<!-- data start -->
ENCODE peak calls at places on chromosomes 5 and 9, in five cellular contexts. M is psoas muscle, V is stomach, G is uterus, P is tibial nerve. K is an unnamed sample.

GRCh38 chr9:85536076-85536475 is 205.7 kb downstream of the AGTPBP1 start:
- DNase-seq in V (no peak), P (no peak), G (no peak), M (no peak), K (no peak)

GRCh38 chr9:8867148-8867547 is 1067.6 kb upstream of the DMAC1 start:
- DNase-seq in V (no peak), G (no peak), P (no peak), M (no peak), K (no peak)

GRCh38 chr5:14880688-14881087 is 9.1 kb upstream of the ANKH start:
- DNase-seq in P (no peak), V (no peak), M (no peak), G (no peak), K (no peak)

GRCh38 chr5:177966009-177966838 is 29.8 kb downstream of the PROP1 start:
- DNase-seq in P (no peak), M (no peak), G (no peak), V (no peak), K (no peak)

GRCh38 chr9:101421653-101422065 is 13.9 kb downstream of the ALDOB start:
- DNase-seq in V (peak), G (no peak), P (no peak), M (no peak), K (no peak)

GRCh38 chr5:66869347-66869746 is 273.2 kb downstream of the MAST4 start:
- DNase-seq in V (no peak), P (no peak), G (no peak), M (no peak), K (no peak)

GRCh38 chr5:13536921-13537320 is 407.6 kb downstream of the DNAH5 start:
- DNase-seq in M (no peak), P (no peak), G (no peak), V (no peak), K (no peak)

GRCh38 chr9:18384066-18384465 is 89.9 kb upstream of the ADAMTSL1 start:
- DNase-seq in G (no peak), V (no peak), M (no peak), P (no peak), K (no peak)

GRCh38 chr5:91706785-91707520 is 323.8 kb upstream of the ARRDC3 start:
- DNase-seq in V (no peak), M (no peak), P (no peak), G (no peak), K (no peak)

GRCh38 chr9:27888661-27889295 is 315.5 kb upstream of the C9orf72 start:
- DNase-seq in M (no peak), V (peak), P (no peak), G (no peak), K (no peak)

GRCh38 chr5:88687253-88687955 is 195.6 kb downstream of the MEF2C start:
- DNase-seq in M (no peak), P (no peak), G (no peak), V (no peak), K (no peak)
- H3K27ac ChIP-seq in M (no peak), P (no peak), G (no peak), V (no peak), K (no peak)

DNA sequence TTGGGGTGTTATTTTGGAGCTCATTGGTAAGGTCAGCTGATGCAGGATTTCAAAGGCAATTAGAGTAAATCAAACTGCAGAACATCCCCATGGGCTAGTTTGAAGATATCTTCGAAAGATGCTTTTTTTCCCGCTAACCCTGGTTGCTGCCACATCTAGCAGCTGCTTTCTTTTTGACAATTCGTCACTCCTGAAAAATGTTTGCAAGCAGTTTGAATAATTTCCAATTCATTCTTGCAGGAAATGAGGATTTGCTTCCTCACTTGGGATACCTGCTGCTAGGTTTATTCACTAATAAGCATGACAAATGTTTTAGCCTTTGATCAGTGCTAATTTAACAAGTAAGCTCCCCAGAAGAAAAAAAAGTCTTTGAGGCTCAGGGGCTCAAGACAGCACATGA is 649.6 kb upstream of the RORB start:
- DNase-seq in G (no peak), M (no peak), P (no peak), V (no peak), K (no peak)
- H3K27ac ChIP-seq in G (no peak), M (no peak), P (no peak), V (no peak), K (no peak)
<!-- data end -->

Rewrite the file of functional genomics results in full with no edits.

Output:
ENCODE peak calls at places on chromosomes 5 and 9, in five cellular contexts. M is psoas muscle, V is stomach, G is uterus, P is tibial nerve. K is an unnamed sample.

GRCh38 chr9:85536076-85536475 is 205.7 kb downstream of the AGTPBP1 start:
- DNase-seq in V (no peak), P (no peak), G (no peak), M (no peak), K (no peak)

GRCh38 chr9:8867148-8867547 is 1067.6 kb upstream of the DMAC1 start:
- DNase-seq in V (no peak), G (no peak), P (no peak), M (no peak), K (no peak)

GRCh38 chr5:14880688-14881087 is 9.1 kb upstream of the ANKH start:
- DNase-seq in P (no peak), V (no peak), M (no peak), G (no peak), K (no peak)

GRCh38 chr5:177966009-177966838 is 29.8 kb downstream of the PROP1 start:
- DNase-seq in P (no peak), M (no peak), G (no peak), V (no peak), K (no peak)

GRCh38 chr9:101421653-101422065 is 13.9 kb downstream of the ALDOB start:
- DNase-seq in V (peak), G (no peak), P (no peak), M (no peak), K (no peak)

GRCh38 chr5:66869347-66869746 is 273.2 kb downstream of the MAST4 start:
- DNase-seq in V (no peak), P (no peak), G (no peak), M (no peak), K (no peak)

GRCh38 chr5:13536921-13537320 is 407.6 kb downstream of the DNAH5 start:
- DNase-seq in M (no peak), P (no peak), G (no peak), V (no peak), K (no peak)

GRCh38 chr9:18384066-18384465 is 89.9 kb upstream of the ADAMTSL1 start:
- DNase-seq in G (no peak), V (no peak), M (no peak), P (no peak), K (no peak)

GRCh38 chr5:91706785-91707520 is 323.8 kb upstream of the ARRDC3 start:
- DNase-seq in V (no peak), M (no peak), P (no peak), G (no peak), K (no peak)

GRCh38 chr9:27888661-27889295 is 315.5 kb upstream of the C9orf72 start:
- DNase-seq in M (no peak), V (peak), P (no peak), G (no peak), K (no peak)

GRCh38 chr5:88687253-88687955 is 195.6 kb downstream of the MEF2C start:
- DNase-seq in M (no peak), P (no peak), G (no peak), V (no peak), K (no peak)
- H3K27ac ChIP-seq in M (no peak), P (no peak), G (no peak), V (no peak), K (no peak)

DNA sequence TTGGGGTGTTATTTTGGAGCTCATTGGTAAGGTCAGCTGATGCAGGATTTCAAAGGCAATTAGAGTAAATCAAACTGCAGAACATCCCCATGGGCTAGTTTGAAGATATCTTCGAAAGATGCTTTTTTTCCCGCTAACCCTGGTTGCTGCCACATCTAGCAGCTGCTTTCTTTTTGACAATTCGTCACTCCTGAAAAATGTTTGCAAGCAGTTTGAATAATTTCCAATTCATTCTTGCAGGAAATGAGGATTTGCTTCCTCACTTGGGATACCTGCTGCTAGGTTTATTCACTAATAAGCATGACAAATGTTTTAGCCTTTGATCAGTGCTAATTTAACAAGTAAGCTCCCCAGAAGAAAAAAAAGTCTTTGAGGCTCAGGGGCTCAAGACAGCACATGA is 649.6 kb upstream of the RORB start:
- DNase-seq in G (no peak), M (no peak), P (no peak), V (no peak), K (no peak)
- H3K27ac ChIP-seq in G (no peak), M (no peak), P (no peak), V (no peak), K (no peak)